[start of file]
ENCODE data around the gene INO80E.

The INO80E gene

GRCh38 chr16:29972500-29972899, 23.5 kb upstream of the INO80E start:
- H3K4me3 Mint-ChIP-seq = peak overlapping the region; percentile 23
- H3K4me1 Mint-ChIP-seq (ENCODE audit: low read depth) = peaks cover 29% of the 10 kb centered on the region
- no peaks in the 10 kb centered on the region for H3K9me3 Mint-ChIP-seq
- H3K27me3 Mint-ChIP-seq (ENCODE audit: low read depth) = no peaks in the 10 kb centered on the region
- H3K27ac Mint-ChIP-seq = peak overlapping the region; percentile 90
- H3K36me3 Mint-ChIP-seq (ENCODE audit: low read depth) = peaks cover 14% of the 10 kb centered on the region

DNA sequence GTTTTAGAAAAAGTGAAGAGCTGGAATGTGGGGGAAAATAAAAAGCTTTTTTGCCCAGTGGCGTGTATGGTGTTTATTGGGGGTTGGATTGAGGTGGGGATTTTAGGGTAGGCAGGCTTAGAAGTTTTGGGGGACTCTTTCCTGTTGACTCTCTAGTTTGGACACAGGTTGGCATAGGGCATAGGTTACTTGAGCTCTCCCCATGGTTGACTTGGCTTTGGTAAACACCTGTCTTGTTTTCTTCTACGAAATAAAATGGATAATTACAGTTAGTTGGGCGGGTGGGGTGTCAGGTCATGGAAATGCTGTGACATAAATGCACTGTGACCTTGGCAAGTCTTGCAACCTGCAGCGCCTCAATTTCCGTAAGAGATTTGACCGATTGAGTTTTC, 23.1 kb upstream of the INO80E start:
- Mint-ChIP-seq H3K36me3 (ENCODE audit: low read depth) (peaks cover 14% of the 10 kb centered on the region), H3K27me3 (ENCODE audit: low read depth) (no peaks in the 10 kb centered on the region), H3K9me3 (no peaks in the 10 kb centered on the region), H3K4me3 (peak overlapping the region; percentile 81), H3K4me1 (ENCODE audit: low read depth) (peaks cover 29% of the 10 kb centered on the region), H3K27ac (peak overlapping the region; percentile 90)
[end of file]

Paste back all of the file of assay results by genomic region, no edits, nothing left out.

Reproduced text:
ENCODE data around the gene INO80E.

The INO80E gene

GRCh38 chr16:29972500-29972899, 23.5 kb upstream of the INO80E start:
- H3K4me3 Mint-ChIP-seq = peak overlapping the region; percentile 23
- H3K4me1 Mint-ChIP-seq (ENCODE audit: low read depth) = peaks cover 29% of the 10 kb centered on the region
- no peaks in the 10 kb centered on the region for H3K9me3 Mint-ChIP-seq
- H3K27me3 Mint-ChIP-seq (ENCODE audit: low read depth) = no peaks in the 10 kb centered on the region
- H3K27ac Mint-ChIP-seq = peak overlapping the region; percentile 90
- H3K36me3 Mint-ChIP-seq (ENCODE audit: low read depth) = peaks cover 14% of the 10 kb centered on the region

DNA sequence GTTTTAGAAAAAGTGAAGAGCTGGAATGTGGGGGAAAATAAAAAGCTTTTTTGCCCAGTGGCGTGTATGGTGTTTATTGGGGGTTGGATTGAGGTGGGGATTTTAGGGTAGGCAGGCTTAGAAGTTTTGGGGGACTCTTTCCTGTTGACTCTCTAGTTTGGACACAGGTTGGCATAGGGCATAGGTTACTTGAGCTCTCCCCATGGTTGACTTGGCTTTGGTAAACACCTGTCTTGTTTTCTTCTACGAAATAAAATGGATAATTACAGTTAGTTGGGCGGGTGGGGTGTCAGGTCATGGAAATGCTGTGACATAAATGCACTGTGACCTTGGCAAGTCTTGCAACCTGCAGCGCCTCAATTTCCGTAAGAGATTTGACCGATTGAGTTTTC, 23.1 kb upstream of the INO80E start:
- Mint-ChIP-seq H3K36me3 (ENCODE audit: low read depth) (peaks cover 14% of the 10 kb centered on the region), H3K27me3 (ENCODE audit: low read depth) (no peaks in the 10 kb centered on the region), H3K9me3 (no peaks in the 10 kb centered on the region), H3K4me3 (peak overlapping the region; percentile 81), H3K4me1 (ENCODE audit: low read depth) (peaks cover 29% of the 10 kb centered on the region), H3K27ac (peak overlapping the region; percentile 90)